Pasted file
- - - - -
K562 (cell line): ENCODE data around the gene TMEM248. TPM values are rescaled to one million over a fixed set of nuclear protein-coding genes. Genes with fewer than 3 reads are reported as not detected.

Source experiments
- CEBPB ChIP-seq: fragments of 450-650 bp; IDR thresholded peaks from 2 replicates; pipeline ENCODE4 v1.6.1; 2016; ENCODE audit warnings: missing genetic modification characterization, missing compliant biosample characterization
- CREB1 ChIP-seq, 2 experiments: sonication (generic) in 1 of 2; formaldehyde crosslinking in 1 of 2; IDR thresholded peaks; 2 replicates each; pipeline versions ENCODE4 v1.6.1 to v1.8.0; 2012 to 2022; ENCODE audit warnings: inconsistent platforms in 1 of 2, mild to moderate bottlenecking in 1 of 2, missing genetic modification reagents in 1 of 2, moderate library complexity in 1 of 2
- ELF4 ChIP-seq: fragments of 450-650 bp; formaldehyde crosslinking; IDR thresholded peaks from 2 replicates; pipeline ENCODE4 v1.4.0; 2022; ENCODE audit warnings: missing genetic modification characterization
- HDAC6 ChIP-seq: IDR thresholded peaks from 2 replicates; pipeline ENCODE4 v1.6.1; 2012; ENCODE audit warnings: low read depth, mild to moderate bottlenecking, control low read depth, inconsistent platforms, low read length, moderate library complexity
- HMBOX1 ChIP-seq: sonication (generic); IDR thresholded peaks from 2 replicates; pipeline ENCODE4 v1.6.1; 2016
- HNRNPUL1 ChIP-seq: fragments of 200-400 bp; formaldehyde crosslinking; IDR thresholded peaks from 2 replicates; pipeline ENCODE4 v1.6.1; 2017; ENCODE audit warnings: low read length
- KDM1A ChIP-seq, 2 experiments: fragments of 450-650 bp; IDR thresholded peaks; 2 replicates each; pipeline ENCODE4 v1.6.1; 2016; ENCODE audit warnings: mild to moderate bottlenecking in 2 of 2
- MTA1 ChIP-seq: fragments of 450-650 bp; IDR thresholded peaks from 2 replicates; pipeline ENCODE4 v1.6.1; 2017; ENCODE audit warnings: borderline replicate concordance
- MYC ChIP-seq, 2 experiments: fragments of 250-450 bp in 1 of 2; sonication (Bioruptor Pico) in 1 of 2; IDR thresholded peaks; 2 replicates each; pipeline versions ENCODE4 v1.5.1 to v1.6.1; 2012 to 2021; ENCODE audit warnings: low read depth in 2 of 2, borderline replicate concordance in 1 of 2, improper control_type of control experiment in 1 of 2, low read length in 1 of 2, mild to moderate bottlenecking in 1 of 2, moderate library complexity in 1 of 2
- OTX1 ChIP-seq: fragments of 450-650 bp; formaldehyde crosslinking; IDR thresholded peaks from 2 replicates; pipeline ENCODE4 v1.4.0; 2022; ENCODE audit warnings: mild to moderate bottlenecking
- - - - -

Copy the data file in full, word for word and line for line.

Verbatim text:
K562 (cell line): ENCODE data around the gene TMEM248. TPM values are rescaled to one million over a fixed set of nuclear protein-coding genes. Genes with fewer than 3 reads are reported as not detected.

Source experiments
- CEBPB ChIP-seq: fragments of 450-650 bp; IDR thresholded peaks from 2 replicates; pipeline ENCODE4 v1.6.1; 2016; ENCODE audit warnings: missing genetic modification characterization, missing compliant biosample characterization
- CREB1 ChIP-seq, 2 experiments: sonication (generic) in 1 of 2; formaldehyde crosslinking in 1 of 2; IDR thresholded peaks; 2 replicates each; pipeline versions ENCODE4 v1.6.1 to v1.8.0; 2012 to 2022; ENCODE audit warnings: inconsistent platforms in 1 of 2, mild to moderate bottlenecking in 1 of 2, missing genetic modification reagents in 1 of 2, moderate library complexity in 1 of 2
- ELF4 ChIP-seq: fragments of 450-650 bp; formaldehyde crosslinking; IDR thresholded peaks from 2 replicates; pipeline ENCODE4 v1.4.0; 2022; ENCODE audit warnings: missing genetic modification characterization
- HDAC6 ChIP-seq: IDR thresholded peaks from 2 replicates; pipeline ENCODE4 v1.6.1; 2012; ENCODE audit warnings: low read depth, mild to moderate bottlenecking, control low read depth, inconsistent platforms, low read length, moderate library complexity
- HMBOX1 ChIP-seq: sonication (generic); IDR thresholded peaks from 2 replicates; pipeline ENCODE4 v1.6.1; 2016
- HNRNPUL1 ChIP-seq: fragments of 200-400 bp; formaldehyde crosslinking; IDR thresholded peaks from 2 replicates; pipeline ENCODE4 v1.6.1; 2017; ENCODE audit warnings: low read length
- KDM1A ChIP-seq, 2 experiments: fragments of 450-650 bp; IDR thresholded peaks; 2 replicates each; pipeline ENCODE4 v1.6.1; 2016; ENCODE audit warnings: mild to moderate bottlenecking in 2 of 2
- MTA1 ChIP-seq: fragments of 450-650 bp; IDR thresholded peaks from 2 replicates; pipeline ENCODE4 v1.6.1; 2017; ENCODE audit warnings: borderline replicate concordance
- MYC ChIP-seq, 2 experiments: fragments of 250-450 bp in 1 of 2; sonication (Bioruptor Pico) in 1 of 2; IDR thresholded peaks; 2 replicates each; pipeline versions ENCODE4 v1.5.1 to v1.6.1; 2012 to 2021; ENCODE audit warnings: low read depth in 2 of 2, borderline replicate concordance in 1 of 2, improper control_type of control experiment in 1 of 2, low read length in 1 of 2, mild to moderate bottlenecking in 1 of 2, moderate library complexity in 1 of 2
- OTX1 ChIP-seq: fragments of 450-650 bp; formaldehyde crosslinking; IDR thresholded peaks from 2 replicates; pipeline ENCODE4 v1.4.0; 2022; ENCODE audit warnings: mild to moderate bottlenecking